“It’s difficult to do unless you’re farrowing every week,” he said. “Most of the small farmers are probably farrowing by batch and they may farrow only once every two or three months.”


Federal and State Partnership Announces Model Food Emergency Plan

The National Association of State Departments of Agriculture (NASDA), in cooperation with FSIS, the Food and Drug Administration and the Department of Homeland Security, has announced the availability of a model food emergency response plan template.

The template addressed the goal of enhancing the protection of the U.S. agricultural industry and food security through increased prevention, detection, response and recovery planning.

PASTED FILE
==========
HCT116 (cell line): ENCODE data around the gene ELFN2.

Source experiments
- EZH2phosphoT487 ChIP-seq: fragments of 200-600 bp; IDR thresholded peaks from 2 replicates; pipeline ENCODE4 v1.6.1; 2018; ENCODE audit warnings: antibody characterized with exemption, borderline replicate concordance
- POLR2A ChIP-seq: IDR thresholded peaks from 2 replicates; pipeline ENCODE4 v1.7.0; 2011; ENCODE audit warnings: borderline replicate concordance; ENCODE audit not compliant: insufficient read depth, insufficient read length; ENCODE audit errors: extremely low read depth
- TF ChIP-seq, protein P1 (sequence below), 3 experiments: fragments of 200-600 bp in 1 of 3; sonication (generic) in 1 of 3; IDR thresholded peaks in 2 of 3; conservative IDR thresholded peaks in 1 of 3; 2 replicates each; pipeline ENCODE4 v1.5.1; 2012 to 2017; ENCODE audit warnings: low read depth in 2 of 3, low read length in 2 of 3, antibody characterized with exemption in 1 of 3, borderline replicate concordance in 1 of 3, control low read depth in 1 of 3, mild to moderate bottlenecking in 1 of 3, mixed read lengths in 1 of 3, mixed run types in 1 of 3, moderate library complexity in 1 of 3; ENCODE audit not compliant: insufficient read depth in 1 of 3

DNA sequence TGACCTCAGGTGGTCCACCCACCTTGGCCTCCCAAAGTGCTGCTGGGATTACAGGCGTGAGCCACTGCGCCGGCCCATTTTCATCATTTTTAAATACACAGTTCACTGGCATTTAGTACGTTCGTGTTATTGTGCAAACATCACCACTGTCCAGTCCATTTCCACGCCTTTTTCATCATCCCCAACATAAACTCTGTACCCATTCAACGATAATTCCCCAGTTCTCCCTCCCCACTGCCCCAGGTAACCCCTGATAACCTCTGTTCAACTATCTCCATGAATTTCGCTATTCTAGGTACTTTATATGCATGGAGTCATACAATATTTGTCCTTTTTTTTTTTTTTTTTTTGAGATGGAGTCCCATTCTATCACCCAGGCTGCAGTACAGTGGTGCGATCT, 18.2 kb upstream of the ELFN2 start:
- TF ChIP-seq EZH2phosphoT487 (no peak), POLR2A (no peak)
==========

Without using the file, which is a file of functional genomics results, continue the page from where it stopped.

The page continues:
A food emergency could occur at any point from farm-to-fork, including pre-harvest production, processing and distribution. A food-related emergency involves the unintentional or deliberate contamination, threatened or actual, of food that impacts or might impact human health. A food emergency response plan applies to food emergencies that might involve a number of localities or states.

The template is designed to assist states with developing a food emergency response plan. It identifies how state efforts will be integrated with the National Response Plan by utilizing National Incident Management System principles during a large-scale food emergency response, as well as how they will integrate with local emergency response plans.

The template will also assist states with the development of either a stand-alone emergency response plan for responding to a food-related emergency or an addendum to an existing all-hazard state emergency response plan.

Report From the Coordinator